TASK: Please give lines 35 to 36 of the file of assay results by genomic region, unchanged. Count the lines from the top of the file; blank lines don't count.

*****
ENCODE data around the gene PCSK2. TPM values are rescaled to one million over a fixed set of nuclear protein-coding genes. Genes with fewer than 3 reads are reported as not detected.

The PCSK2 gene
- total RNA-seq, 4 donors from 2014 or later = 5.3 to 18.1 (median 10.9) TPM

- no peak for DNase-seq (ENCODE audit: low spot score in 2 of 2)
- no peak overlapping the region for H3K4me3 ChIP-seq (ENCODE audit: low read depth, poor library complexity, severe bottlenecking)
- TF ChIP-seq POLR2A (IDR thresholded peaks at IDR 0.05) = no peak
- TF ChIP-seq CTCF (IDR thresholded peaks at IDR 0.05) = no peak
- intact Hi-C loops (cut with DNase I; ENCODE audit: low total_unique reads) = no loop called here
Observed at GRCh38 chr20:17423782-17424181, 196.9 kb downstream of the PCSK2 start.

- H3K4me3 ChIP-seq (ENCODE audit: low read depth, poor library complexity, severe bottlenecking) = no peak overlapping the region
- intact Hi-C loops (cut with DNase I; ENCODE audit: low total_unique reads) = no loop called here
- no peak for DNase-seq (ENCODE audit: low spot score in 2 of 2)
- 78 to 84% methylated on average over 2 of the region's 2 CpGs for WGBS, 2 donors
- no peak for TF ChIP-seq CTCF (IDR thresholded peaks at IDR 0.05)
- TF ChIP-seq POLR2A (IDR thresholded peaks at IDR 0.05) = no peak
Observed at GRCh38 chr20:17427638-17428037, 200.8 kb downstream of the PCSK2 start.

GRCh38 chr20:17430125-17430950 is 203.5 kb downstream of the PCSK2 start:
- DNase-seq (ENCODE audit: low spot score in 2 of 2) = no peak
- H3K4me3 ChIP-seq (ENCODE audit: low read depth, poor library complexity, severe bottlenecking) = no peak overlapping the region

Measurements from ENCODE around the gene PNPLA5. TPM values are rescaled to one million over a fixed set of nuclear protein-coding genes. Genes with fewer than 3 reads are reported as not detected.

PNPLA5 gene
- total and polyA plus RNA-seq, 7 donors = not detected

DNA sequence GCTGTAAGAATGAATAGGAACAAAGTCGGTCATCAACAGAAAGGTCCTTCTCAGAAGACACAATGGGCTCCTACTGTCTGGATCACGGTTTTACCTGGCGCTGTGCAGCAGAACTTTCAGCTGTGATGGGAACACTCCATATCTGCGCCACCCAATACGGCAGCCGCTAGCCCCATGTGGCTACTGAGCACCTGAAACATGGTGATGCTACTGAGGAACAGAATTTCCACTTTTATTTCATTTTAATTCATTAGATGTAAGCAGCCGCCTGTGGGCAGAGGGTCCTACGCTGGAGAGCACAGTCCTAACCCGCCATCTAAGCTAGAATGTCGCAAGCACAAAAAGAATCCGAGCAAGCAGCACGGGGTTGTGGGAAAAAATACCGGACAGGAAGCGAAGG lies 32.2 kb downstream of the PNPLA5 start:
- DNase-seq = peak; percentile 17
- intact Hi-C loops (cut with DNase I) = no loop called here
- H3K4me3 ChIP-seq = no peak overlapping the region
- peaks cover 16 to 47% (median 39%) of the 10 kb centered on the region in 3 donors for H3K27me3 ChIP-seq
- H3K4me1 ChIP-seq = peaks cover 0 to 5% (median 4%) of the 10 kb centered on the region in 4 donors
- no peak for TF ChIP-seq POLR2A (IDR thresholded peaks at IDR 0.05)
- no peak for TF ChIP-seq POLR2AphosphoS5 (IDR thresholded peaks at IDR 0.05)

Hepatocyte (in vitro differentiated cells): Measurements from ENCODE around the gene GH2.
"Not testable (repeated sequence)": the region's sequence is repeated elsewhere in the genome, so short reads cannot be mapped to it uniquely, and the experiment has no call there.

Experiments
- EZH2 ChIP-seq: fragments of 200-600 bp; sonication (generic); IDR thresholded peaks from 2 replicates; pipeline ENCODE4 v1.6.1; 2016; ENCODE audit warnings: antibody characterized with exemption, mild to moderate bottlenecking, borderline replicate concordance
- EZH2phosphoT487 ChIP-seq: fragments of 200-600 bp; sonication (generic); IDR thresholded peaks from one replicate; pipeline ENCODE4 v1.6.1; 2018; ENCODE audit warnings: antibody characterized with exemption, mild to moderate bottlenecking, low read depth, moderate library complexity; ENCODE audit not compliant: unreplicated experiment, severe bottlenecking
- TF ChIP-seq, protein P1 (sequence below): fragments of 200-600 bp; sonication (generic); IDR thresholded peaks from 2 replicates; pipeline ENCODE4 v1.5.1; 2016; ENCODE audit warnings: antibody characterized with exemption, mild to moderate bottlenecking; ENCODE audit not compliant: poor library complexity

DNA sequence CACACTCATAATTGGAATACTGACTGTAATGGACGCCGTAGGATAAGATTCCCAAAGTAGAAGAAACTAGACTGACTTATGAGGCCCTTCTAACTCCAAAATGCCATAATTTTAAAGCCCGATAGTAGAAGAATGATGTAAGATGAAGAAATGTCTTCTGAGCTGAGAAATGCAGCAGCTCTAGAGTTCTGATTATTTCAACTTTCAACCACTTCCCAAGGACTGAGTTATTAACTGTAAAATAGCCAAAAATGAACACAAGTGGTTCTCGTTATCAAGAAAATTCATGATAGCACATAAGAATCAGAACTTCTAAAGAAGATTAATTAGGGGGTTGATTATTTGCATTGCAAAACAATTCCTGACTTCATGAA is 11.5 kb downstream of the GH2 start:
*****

- EZH2phosphoT487 ChIP-seq: fragments of 200-600 bp; sonication (generic); IDR thresholded peaks from one replicate; pipeline ENCODE4 v1.6.1; 2018; ENCODE audit warnings: antibody characterized with exemption, mild to moderate bottlenecking, low read depth, moderate library complexity; ENCODE audit not compliant: unreplicated experiment, severe bottlenecking
- TF ChIP-seq, protein P1 (sequence below): fragments of 200-600 bp; sonication (generic); IDR thresholded peaks from 2 replicates; pipeline ENCODE4 v1.5.1; 2016; ENCODE audit warnings: antibody characterized with exemption, mild to moderate bottlenecking; ENCODE audit not compliant: poor library complexity